Selling property with or without an agent

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Do I have to use an agent to sell my property?

Most sales are conducted through an estate agent or agent’s representative, but you can choose to sell your property without their assistance. For more information about what is involved in selling your own property, view Selling property without an agent.

What sellers can expect from an agent

Agents are obliged to act responsibly and ethically when dealing with buyers and sellers. Strict laws govern their licensing, authorisation and conduct. For more information, view Professional conduct and obligations – estate agents.

Anyone in the business of buying, selling or leasing property on behalf of another person must either:

  • hold an estate agent’s licence
  • be employed and authorised by a licensed estate agent as an agent’s representative.

An agent’s representative must have written authority to act on behalf of their employer. The licensed estate agent is responsible for their employee’s professional conduct.

Always deal with a licensed estate agent or an authorised agent’s representative. You can check whether a person is a licensed estate agent or an agent’s representative by searching our Public register of licensed estate agents.

If you list your property with an agent, you are engaging the agent to help sell your property. The agent will charge you a fee for this service, usually in the form of a commission.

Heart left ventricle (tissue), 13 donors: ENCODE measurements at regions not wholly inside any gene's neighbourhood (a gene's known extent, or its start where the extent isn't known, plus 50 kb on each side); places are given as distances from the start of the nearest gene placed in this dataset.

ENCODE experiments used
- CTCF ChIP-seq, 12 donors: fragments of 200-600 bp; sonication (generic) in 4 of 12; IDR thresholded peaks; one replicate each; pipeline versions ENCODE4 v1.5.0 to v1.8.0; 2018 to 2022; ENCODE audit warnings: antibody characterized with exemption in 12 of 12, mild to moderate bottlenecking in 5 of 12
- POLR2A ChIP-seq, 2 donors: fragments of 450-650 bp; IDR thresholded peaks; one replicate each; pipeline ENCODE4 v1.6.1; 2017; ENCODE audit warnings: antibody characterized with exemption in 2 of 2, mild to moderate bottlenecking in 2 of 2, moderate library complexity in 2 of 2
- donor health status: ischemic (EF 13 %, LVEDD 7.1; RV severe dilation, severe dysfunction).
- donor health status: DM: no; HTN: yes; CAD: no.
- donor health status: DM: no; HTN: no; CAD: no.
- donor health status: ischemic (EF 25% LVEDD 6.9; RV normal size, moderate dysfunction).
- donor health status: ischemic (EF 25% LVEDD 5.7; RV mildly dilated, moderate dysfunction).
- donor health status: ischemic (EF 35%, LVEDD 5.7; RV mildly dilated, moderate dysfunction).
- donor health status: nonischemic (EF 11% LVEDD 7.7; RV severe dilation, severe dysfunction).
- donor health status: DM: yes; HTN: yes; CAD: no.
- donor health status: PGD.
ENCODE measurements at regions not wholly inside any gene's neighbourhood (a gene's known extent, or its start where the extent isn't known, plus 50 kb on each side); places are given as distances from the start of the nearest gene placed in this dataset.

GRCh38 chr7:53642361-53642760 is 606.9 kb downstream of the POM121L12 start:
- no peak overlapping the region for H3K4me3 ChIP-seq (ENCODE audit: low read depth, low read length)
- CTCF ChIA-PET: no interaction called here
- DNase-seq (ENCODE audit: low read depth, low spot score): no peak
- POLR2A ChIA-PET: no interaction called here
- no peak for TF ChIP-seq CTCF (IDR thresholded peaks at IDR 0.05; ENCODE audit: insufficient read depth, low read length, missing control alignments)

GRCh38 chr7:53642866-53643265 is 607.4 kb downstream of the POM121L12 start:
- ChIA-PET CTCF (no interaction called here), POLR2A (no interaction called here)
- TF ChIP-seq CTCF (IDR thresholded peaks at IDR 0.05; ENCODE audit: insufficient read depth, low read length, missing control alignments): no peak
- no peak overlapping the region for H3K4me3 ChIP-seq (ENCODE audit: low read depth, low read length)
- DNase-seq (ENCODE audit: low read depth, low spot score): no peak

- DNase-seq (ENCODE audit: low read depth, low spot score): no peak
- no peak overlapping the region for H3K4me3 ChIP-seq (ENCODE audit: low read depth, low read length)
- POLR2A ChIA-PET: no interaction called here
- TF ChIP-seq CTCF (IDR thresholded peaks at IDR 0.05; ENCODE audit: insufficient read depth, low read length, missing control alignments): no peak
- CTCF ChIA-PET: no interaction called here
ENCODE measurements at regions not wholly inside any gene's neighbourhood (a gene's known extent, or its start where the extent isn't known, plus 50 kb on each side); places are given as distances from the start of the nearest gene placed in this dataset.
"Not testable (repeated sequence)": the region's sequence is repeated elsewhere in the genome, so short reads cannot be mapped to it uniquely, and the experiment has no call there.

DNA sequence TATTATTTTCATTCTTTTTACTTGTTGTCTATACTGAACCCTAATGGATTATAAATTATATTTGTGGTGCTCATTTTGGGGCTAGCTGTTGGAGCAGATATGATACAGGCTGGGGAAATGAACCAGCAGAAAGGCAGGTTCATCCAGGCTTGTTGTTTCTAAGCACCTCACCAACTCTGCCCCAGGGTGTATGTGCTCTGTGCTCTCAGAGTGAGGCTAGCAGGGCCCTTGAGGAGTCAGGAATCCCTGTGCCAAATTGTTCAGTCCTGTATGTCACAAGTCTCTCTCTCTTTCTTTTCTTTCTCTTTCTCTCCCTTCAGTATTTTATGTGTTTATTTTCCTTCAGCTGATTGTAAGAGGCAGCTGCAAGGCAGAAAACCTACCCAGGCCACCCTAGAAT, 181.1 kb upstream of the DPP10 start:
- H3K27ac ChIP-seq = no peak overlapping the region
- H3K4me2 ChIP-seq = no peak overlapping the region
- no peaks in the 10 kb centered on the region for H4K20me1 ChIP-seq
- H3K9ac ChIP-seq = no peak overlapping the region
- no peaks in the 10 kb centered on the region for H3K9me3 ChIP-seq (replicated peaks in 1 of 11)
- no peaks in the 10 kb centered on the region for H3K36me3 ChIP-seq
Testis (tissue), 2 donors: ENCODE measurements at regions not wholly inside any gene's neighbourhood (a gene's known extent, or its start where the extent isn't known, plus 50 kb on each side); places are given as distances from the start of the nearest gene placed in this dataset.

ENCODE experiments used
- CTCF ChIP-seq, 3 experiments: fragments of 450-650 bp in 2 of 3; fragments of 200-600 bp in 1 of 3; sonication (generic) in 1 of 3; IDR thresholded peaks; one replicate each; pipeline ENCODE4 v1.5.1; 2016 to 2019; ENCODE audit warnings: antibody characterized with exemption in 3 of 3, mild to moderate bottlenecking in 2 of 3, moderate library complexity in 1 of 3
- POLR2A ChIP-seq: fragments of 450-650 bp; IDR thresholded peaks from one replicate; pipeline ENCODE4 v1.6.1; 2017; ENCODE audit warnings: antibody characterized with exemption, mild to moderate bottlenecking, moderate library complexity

The agent is bound by professional conduct regulations to:

  • always act in your best interests
  • follow your lawful instructions
  • engage in good estate agency practice.

Estate agents must:

  • advise you that all commissions and other outgoings are negotiable
  • at an auction, disclose any vendor bids
  • let you know of all verbal and written offers from prospective buyers, unless you instruct otherwise in writing
  • state an estimated selling price in the sales authority that is reasonable, and takes into account the three most comparable properties. For more information, view Comparable properties - Understanding underquoting.

You can expect the agent to:

  • advise on a method of sale
  • provide a marketing plan, advertise and market the property
  • advertise an up-to-date price for the property reflecting rejected offers. It is not compulsory for a price to be advertised
  • organise and attend open house and other inspections
  • attract prospective buyers
  • organise and conduct an auction (if you choose this method of sale)
  • arrange the signing of the contract
  • collect and hold the full deposit.

Estate agents must not:

  • mislead or deceive any party
  • make or accept dummy bids
  • at an auction, accept any late bids after the fall of the hammer
  • keep any rebates or discounts they receive for advertising or other services they buy on your behalf. They must immediately pass these on to you
  • charge you more for advertising or other outgoings than you authorised in writing or than they paid for the service.

For more information, view Professional conduct and obligations – estate agents.

Choosing an estate agent

Start by:

  • checking the internet and local papers to find agencies. Look at the services they offer and their recent sales
  • speaking to friends about their experiences
  • reading promotional material from a range of agencies including local agents - they are more likely to be familiar with the local market
  • talking to several agents and arranging to meet them.

When you meet with agents, discuss:

  • their knowledge of the market in the area
  • comparable local sales
  • their marketing plan for your property
  • their estimated selling price